Architecture studio DCPP has slotted huge windows between the concrete walls of this long, low house in Mexico to offer residents views of a golf course and mountains.
Casa Paraíso is located near the Cuernavaca – the capital city of Mexican state Morelos – at the Paraíso Country Club, providing a city lawyer with a weekend retreat.
Mexico City-based DCPP designed the 350-square-metre, one-storey residence with a rectangular plan. Large expanses of glazing run along both the street-facing and rear facades, giving expansive views of the country club’s golf course and the mountains beyond.
Native vegetation planted in front of the residence on the south-facing side is intended to grow over the windows, and hide the house and its tiled roof from street views.
“We aimed to design a house that felt that it wasn’t there at all,” architect Jorge Quiroga Fuentes told Dezeen, “[that is] so open to the site on both ends that just walls and a single concrete slab could be recognisable between the planted vegetation and trees native of the region, with the intention that in time nature would gain ground on the project.”
Windows at the rear were also created at the resident’s request to have a strong connection to the outdoor areas, including a swimming pool and a grassy patch for playing football.
A patio wrapping the corner of the pool provides a sunbathing deck and features a jacuzzi, while a black pergola provides shade to a concrete bar and a barbecue area.
Different spaces inside the residence are divided by a series walls, which run front-to-back to maintain the views outside. A long corridor across the middle cuts through both the rooms at the front and those at the rear.
The open-plan lounge, kitchen and dining room occupies the central portion of the residence. Another bedroom and a lounge are set on the western side, while two bedrooms with en-suite bathrooms are placed on the east.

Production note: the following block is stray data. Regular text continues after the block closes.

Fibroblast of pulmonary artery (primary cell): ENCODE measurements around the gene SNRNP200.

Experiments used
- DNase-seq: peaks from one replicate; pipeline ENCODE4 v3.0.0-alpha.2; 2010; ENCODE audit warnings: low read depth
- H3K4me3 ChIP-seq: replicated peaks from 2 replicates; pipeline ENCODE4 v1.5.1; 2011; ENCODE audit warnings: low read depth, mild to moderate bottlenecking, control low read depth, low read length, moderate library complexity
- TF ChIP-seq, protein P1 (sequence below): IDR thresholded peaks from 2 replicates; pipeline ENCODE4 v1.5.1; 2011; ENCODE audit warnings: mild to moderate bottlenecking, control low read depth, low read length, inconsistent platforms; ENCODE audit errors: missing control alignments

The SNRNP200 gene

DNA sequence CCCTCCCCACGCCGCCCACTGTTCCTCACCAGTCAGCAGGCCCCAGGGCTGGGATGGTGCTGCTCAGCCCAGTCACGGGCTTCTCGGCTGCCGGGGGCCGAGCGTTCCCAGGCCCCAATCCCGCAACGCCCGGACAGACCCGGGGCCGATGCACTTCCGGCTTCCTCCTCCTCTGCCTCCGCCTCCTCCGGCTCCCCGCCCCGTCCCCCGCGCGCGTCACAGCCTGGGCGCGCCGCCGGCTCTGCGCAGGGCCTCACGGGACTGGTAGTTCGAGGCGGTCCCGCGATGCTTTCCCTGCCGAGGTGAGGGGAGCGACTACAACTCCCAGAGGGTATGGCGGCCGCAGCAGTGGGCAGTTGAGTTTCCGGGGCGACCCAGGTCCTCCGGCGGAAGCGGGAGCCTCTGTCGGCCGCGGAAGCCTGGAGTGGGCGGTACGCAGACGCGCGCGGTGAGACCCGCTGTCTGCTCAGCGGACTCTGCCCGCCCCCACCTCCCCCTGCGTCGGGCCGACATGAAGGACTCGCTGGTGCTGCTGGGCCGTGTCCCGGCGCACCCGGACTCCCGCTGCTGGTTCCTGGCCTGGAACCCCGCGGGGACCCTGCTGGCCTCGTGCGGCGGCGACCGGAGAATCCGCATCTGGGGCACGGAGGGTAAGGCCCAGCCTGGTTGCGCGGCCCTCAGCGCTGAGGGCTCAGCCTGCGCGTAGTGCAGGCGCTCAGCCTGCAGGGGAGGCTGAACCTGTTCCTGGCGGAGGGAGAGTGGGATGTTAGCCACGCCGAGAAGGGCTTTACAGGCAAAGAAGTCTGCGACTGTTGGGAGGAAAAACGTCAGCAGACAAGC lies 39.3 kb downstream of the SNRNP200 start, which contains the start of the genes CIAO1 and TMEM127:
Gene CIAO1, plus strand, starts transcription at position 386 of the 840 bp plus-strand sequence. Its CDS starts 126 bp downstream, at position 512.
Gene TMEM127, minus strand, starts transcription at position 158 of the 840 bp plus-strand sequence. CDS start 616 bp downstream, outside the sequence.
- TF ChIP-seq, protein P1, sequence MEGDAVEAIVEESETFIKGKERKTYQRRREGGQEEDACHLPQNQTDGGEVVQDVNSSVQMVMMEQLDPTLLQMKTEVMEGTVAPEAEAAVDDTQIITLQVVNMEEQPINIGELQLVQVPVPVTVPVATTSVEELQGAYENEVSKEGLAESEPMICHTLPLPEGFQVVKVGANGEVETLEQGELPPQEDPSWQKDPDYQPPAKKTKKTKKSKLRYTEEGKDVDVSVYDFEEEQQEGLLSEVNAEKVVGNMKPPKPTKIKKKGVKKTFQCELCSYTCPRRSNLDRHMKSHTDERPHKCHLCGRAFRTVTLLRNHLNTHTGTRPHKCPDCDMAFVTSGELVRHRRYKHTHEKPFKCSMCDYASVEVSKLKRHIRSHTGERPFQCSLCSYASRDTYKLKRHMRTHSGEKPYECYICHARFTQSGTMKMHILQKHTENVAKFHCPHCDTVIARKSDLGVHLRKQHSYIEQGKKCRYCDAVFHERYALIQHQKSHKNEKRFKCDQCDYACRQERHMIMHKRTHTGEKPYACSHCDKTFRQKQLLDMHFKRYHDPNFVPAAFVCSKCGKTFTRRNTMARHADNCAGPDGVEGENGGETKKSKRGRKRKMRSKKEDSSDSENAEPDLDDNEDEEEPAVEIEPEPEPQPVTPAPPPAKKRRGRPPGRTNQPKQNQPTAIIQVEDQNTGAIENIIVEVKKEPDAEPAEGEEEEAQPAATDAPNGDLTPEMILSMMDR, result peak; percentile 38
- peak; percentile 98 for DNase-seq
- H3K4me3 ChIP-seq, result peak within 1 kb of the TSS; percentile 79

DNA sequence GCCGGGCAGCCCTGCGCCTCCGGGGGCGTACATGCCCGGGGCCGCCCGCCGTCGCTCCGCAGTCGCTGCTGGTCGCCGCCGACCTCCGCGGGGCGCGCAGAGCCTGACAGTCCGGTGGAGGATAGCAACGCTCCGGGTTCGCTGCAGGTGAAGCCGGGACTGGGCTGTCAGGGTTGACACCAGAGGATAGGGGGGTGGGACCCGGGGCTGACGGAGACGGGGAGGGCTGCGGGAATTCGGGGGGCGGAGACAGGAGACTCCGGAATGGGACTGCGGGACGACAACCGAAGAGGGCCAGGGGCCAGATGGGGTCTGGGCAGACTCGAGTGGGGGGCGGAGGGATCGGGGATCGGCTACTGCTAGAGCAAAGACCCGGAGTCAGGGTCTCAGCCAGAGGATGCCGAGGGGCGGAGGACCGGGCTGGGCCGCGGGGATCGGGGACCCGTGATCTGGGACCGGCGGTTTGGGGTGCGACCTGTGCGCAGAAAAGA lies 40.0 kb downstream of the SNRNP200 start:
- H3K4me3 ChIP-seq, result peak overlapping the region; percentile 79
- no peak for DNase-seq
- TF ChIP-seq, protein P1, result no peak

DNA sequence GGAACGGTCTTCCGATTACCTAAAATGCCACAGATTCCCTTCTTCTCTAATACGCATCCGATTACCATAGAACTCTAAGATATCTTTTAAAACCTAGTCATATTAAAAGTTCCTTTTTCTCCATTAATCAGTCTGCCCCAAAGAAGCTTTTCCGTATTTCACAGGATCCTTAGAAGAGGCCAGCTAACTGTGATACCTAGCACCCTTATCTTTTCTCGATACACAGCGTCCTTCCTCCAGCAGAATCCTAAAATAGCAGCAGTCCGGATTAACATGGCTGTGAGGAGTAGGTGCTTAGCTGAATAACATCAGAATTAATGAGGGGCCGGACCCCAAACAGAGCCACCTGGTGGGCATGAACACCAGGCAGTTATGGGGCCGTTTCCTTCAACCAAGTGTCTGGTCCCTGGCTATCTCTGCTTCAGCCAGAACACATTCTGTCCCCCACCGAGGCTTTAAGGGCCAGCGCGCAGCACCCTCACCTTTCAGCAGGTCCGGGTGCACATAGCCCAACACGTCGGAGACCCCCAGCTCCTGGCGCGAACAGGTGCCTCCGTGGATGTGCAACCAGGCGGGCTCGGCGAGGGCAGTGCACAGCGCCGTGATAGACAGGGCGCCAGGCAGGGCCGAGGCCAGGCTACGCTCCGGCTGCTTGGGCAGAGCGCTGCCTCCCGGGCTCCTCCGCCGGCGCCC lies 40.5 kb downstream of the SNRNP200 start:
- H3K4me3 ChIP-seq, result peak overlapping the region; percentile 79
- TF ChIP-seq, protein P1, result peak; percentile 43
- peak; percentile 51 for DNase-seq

This portion of the building also includes a bedroom with its own lounge and a mezzanine floor accessed by a wooden ladder.
A key feature of the interior is the exposed concrete, pitched roof. Its textured finish was created using knitted petate – a woven fabric used by local artisans to make baskets and traditional objects.
The rest of the interior is finished with a simple, neutral palette, including white-painted walls and exposed concrete flooring, to maintain its “discrete” design and emphasise the outdoors.
“We didn’t wanted to have any notorious colours or finishes, being coherent with our desire to have a discrete construction immersed in vegetation,” the studio said.
Mexico City-based architecture and design studio LCMX designed the furnishings in the residence.
Guanacaste hardwood – a vividly patterned reddish wood sourced in Mexico – provides a prominent contrast to the more muted tones of the interiors.
The wood forms the kitchen counter and cabinets, tables and chairs, and storage cabinets, as well as more subtle aspects, including the base of the sofas that are detailed with black steel.
Photography is by Rafael Gamo.
Project team: DCPP Arquitectos, Pablo Pérez Palacios, Alfonso de la Concha Rojas, Jorge Quiroga Fuentes
Construction: Buildreams Arquitectos, Roger Desdier Tello
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